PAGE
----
The exponential growth of available data and the expansion of Internet access globally have spurred the advent of the digital economy. Digitised data and technology-enabled business models can lead to improvements—as well as disruptions—along the sector’s value chains. The Geneva Association is developing an additional research field to explore the effects of digitisation on the insurance industry, policyholders and society at large.
The digital economy is also driving changes in the competitive landscape of the industry: new technology start-up firms (or InsurTech) are entering the industry to deliver some of the services typically provided by traditional insurers and intermediaries, and established technology giants are eyeing opportunities in the sector. Insurers have realised the importance of these developments, and are determined to investigate how to seize their benefits and be prepared for the challenges they pose.
The strategic intent of the programme is to raise awareness amongst industry stakeholders about the changing competitive landscape and the risks and opportunities for the industry. After all, insurers have been using data for centuries to make risk assessments and underwriting decisions. However, the implications of the digital economy could disrupt the competitive landscape, making it necessary to ensure there is a level playing field for all market participants.
SETTING-UP OF WORKING GROUP
In order to steer the research activities on digitisation topics, a working group has been established, with topical experts from seven members’ companies. The proposed working plan includes research on (i) the implications of competition from online platforms and their relevance to insurance, (ii) the effect of algorithms and artificial intelligence on consumers and competition, and (iii) outsourcing and cloud computing and their consequences for insurance.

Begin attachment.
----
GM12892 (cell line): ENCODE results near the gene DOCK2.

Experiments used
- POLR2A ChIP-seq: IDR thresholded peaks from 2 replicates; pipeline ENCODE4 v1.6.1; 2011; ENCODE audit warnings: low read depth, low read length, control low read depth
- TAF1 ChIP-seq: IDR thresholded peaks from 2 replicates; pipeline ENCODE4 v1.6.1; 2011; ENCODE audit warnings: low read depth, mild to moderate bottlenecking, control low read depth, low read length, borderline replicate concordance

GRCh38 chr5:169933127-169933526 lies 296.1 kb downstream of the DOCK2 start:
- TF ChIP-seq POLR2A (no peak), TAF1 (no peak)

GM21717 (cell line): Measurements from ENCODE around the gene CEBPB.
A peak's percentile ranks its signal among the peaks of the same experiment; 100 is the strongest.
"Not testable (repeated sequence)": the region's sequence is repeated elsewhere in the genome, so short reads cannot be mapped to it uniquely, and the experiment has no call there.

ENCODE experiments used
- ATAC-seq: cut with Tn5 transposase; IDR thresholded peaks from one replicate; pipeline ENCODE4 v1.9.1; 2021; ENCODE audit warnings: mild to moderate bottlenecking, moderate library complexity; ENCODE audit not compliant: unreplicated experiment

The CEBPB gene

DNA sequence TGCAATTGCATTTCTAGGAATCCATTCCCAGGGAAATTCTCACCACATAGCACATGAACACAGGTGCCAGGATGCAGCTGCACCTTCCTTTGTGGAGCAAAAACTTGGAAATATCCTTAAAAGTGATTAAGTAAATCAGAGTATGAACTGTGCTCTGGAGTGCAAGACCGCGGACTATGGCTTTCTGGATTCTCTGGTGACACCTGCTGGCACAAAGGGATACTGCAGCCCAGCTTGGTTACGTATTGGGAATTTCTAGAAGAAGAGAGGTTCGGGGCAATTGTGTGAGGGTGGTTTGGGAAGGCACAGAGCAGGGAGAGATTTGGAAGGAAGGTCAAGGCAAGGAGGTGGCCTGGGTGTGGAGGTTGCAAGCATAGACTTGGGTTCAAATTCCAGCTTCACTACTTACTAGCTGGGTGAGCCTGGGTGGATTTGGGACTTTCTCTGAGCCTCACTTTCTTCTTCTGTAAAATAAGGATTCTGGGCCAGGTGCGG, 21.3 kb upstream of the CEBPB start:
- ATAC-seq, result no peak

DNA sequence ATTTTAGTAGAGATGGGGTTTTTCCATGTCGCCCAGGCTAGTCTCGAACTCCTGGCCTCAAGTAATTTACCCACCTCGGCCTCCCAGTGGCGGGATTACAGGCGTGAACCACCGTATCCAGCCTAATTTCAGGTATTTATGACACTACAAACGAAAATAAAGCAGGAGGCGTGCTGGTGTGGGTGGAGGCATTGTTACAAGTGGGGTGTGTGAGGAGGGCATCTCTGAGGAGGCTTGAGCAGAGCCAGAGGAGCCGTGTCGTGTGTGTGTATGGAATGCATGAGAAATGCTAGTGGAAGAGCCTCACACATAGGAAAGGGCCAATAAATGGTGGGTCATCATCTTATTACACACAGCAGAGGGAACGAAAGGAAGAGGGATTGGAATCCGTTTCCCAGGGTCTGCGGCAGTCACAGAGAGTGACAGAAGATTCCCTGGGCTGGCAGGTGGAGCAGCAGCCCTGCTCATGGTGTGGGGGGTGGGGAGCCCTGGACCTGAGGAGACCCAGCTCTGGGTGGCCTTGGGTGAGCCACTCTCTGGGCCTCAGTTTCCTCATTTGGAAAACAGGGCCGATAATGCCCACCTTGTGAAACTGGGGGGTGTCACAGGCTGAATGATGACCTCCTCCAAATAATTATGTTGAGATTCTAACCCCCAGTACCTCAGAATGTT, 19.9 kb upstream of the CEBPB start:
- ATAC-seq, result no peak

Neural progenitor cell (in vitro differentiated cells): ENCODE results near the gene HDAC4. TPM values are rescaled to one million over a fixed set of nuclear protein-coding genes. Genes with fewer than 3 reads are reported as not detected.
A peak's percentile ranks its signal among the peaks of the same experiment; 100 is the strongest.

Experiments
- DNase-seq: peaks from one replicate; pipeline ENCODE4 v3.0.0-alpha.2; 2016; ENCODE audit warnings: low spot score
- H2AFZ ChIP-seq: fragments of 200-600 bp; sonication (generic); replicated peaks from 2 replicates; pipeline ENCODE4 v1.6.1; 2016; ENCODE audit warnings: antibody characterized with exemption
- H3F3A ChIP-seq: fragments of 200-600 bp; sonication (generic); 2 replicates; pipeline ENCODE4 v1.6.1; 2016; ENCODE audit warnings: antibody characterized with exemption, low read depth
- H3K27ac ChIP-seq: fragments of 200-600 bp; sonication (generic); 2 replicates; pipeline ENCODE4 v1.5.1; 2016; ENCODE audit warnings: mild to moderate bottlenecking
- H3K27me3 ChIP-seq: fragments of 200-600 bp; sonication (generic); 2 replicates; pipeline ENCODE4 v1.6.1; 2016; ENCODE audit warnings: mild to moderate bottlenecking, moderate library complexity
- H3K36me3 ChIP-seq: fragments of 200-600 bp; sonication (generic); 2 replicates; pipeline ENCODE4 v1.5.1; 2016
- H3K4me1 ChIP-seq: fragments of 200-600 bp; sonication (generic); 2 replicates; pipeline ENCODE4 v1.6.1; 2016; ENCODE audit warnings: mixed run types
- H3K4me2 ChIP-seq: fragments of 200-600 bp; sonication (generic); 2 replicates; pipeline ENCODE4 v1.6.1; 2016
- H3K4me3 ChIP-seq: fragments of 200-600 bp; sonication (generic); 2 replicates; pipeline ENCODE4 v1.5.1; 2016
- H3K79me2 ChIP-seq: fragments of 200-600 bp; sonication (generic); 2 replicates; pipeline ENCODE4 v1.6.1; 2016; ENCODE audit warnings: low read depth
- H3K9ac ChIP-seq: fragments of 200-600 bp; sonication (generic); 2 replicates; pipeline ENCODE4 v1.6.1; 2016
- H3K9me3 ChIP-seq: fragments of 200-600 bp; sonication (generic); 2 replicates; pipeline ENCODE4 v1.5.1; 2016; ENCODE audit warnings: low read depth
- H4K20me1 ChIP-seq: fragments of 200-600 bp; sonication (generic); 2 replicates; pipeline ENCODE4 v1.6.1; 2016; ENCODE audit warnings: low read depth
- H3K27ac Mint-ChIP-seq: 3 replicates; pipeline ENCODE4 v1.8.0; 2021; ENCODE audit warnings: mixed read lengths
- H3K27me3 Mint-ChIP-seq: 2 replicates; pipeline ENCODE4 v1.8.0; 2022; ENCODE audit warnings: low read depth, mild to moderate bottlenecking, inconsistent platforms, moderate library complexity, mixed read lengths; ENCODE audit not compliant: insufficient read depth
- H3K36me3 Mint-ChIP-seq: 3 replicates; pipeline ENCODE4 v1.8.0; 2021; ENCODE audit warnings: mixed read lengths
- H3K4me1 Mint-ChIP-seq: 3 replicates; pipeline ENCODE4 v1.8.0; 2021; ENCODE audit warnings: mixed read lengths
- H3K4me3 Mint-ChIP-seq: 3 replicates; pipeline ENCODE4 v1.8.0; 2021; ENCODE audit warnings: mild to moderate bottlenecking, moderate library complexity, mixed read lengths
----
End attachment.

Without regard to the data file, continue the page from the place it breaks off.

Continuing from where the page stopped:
Big Data and Insurance: Implications for Innovation, Competition and Privacy
On March 2017, The Geneva Association published its first research report on the topic of digitisation. The paper Big Data and Insurance: Implications for Innovation, Competition and Privacy focuses on the usage of data analytics in insurance. It aims to contribute to an informed and fact-based debate by identifying and discussing key trade-offs involved with the application of big data in insurance. The paper discusses the implications of a wide range of data usage and develops potential future scenarios to highlight likely consequences of different policy choices.
The report, which was developed in collaboration with the universities of Zurich and St. Gallen, argues that the availability of vast amounts of new data, generated by the individual’s online behavior as well as through the Internet of Things (IoT), will allow insurers to play a much stronger role in predicting and preventing risks. This development is expected to generate large economic and societal benefits by reducing risks, diminishing informational asymmetries, lowering the cost of insurance and allowing for new insurance solutions for risks that were up to now considered uninsurable.
At the same time, however, these developments raise a number of concerns regarding privacy and data protection, individualisation of insurance at the detriment of risk pooling, and the implications for competition. Assessing these trade-offs requires intricate value judgements by consumers, insurers and policymakers/regulators. There is no “one-fits-all” solution to these issues, but rather new uses of data should be evaluated on a case-by-case basis.
Based on a detailed analysis of the respective benefits and concerns of new digital business models, the report develops five potential future scenarios for the sector to highlight the likely consequences of policy interventions regarding privacy and access to data.
18th Asia CEO Insurance Summit
Deputy Secretary General Antoine Baronnet presented the main results of the study Big Data in Insurance at the 18th Asia CEO Insurance Summit in Singapore on 27-28 February 2018. The potential future scenarios for the insurance industry, based on different policy choices regarding privacy and access to data, attracted particular interest from conference participants.
Antoine Baronnet, Deputy Secretary General and Head of Insight, at the 18th Asia CEO Insurance Summit